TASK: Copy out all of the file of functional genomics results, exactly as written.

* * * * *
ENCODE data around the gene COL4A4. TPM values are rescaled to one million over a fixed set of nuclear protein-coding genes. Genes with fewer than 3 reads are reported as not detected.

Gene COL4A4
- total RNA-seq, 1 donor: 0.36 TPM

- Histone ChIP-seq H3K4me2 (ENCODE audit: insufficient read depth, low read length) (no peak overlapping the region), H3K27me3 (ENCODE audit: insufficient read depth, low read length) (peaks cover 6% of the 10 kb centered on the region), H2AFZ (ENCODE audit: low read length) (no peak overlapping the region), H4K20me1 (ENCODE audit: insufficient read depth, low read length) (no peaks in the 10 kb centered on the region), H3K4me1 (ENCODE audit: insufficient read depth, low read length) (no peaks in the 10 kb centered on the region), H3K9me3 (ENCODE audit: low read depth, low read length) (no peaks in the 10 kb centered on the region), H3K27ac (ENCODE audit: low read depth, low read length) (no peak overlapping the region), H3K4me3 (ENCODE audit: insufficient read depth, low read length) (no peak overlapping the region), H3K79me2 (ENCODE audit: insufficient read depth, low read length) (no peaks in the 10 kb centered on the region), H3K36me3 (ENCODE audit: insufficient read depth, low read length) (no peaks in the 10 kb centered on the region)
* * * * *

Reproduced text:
ENCODE data around the gene COL4A4. TPM values are rescaled to one million over a fixed set of nuclear protein-coding genes. Genes with fewer than 3 reads are reported as not detected.

Gene COL4A4
- total RNA-seq, 1 donor: 0.36 TPM

- Histone ChIP-seq H3K4me2 (ENCODE audit: insufficient read depth, low read length) (no peak overlapping the region), H3K27me3 (ENCODE audit: insufficient read depth, low read length) (peaks cover 6% of the 10 kb centered on the region), H2AFZ (ENCODE audit: low read length) (no peak overlapping the region), H4K20me1 (ENCODE audit: insufficient read depth, low read length) (no peaks in the 10 kb centered on the region), H3K4me1 (ENCODE audit: insufficient read depth, low read length) (no peaks in the 10 kb centered on the region), H3K9me3 (ENCODE audit: low read depth, low read length) (no peaks in the 10 kb centered on the region), H3K27ac (ENCODE audit: low read depth, low read length) (no peak overlapping the region), H3K4me3 (ENCODE audit: insufficient read depth, low read length) (no peak overlapping the region), H3K79me2 (ENCODE audit: insufficient read depth, low read length) (no peaks in the 10 kb centered on the region), H3K36me3 (ENCODE audit: insufficient read depth, low read length) (no peaks in the 10 kb centered on the region)